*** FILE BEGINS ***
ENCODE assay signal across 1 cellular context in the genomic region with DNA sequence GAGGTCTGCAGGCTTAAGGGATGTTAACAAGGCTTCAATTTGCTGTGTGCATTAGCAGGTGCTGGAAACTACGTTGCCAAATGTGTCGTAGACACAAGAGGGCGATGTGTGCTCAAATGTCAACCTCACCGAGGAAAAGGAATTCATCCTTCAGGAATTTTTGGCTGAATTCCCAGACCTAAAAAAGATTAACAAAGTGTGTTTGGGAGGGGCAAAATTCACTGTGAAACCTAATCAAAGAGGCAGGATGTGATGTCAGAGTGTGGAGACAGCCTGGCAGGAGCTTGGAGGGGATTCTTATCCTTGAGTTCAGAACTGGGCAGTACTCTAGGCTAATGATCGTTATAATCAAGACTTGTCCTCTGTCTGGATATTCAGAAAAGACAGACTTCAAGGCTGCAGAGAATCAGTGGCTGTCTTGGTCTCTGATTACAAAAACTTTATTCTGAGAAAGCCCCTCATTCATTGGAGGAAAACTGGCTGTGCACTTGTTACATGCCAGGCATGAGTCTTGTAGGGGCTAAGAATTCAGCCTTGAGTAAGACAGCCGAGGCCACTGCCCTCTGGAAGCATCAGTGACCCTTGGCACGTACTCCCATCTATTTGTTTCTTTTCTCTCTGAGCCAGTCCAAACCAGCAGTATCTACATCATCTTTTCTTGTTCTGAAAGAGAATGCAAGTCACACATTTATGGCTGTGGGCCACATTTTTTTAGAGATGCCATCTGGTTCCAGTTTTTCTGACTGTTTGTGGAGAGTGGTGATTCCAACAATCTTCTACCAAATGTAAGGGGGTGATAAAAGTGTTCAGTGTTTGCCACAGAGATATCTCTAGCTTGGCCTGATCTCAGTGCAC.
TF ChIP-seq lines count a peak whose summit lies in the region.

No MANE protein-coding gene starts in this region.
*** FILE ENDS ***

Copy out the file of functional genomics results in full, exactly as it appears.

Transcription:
ENCODE assay signal across 1 cellular context in the genomic region with DNA sequence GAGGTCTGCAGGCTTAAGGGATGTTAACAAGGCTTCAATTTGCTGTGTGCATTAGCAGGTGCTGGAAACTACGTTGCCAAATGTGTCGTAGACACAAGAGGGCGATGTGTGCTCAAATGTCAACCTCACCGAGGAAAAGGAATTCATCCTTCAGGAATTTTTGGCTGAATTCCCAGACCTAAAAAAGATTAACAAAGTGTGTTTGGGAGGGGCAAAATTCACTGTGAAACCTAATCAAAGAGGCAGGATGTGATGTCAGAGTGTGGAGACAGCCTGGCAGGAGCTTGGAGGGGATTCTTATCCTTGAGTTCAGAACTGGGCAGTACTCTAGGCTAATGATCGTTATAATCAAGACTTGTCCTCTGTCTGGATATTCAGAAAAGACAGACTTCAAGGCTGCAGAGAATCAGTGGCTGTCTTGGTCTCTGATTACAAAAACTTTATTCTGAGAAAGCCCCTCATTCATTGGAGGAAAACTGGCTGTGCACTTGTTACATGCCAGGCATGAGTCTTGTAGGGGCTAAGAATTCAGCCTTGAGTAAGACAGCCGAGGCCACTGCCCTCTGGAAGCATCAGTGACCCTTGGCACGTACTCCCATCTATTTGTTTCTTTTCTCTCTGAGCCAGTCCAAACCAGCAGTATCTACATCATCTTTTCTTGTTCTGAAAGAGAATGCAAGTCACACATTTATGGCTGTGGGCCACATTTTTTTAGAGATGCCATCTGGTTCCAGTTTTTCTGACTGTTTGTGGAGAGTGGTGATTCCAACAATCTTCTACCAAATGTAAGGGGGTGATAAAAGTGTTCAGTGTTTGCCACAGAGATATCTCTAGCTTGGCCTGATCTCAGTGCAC.
TF ChIP-seq lines count a peak whose summit lies in the region.

No MANE protein-coding gene starts in this region.